Protesters Hang 8,181 Cups at Starbucks Headquarters: Demand Recyclable Cup
Protesters Hang 8,181 Cups at Starbucks Headquarters: Demand Recyclable Cup
Monday November 27, 2017

[Seattle, WA] Protesters hung 8,181 disposable paper cups outside of Starbucks headquarters today to demand that the coffee giant serve recyclable cups. According to a report released today by Stand.earth, Starbucks serves 4.3 billion disposable paper cups a year that are only recyclable in a handful of cities. The 8,000 cups represents only one minute of the cups Starbucks serves every year. Stand is criticizing Starbucks for not taking responsibility for reducing more than a million trees cut every year to supply the company’s iconic cups.

“The disposable Starbucks coffee cup with its green mermaid logo is Starbuck’s top icon and also their biggest environmental problem,” said Todd Paglia, Stand executive director. “We asked Starbucks to address this issue early this year, now the Better Cup campaign moves into the action phase. Starbucks is going to have to contend with their broken promises, the truth about their cups, and forest destruction.”

In 2008 Starbucks said that by 2015 it would use only 100% recyclable cups, and serve 25% of its drinks in reusable mugs. According to Stand, most recyclers won’t take the cups because of the plastic coating. So with very few exceptions, even the cups consumers put into blue recycling bins are diverted into the trash.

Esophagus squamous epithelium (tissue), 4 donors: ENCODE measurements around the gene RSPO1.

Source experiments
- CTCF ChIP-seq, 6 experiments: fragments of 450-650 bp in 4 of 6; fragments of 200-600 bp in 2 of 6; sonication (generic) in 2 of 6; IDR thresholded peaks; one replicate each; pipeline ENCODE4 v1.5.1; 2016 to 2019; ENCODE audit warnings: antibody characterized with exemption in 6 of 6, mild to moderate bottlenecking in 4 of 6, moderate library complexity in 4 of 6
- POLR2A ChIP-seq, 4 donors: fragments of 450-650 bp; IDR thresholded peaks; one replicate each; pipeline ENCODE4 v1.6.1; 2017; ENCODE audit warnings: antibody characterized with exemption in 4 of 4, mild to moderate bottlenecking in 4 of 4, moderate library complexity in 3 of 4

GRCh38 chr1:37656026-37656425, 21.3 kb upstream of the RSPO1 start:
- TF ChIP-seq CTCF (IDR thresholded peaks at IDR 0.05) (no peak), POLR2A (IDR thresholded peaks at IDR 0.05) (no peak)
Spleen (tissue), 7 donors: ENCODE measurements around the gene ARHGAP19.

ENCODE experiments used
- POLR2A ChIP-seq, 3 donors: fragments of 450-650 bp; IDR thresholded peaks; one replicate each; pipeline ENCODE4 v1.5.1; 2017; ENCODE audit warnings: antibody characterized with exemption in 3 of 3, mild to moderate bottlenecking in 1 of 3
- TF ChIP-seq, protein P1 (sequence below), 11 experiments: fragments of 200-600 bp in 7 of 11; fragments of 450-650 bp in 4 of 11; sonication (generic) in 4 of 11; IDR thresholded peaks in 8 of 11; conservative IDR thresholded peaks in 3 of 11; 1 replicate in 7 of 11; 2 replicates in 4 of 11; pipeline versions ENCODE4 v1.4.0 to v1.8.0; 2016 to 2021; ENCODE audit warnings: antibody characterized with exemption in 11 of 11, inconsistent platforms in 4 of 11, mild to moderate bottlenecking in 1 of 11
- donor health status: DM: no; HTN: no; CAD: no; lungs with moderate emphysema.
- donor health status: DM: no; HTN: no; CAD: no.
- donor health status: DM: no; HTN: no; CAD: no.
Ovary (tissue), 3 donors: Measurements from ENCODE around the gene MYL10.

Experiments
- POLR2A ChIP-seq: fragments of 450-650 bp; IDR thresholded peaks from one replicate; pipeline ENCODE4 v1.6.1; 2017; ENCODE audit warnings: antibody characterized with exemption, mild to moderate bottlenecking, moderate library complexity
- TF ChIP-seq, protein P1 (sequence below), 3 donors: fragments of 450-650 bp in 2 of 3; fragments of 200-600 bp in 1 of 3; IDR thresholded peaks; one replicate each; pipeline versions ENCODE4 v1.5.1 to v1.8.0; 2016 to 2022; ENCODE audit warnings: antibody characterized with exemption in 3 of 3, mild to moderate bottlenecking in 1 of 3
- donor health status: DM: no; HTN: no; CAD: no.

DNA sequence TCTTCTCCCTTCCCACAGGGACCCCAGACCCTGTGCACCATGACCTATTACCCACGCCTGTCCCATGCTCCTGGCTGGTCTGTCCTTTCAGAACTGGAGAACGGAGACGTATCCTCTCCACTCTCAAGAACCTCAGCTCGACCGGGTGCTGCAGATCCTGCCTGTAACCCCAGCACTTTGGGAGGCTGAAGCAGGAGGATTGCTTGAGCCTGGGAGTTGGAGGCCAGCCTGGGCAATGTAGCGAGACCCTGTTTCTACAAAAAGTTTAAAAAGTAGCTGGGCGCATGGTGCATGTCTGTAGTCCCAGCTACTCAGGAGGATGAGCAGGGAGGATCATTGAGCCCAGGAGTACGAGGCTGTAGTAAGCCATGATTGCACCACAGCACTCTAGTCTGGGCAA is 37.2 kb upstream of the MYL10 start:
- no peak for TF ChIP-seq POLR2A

“Starbucks cups destroy forests,” said Paglia. “We are hanging a huge 11 x 85-foot wall of cups to demonstrate the average number of cups Starbuck serves a minute -- 8,181 cups every minute, every day of the year. It’s hard to imagine a million trees, chopped from forests around the world, used once and thrown in the garbage. The carbon pollution from these cups is equally to the pollution from 30,000 cars a year. ”

The Stand.earth Better Cup campaign is asking Starbucks to recommit to 100% recyclable cups, cups that are recyclable with existing recycling technology and standard paper. Ninety percent of the paper in current cups comes from destroyed forests, is used once and trashed. Stand is also asking for Starbucks to recommit to 25% cup reuse, the goal the company set for itself in 2008. Today only 2% of Starbucks coffee is served in reusable mugs.

The Stand report released today cites Starbucks efforts to address pollution from cups. The company held three summits with experts in 2009, 2010, and 2011. However, according to Stand, the company ultimately “backed away from its commitment to solving the cup dilemma.”

“Starbucks already knows it must give us a better cup for forests, for the climate, and for its customers,” says Paglia. “Existing, affordable technology exists, all that’s lacking is for Starbucks to apply the same innovation and determination that made it the world’s leading coffee company -- it’s time for a better cup.”

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See more at www.BetterCup.earth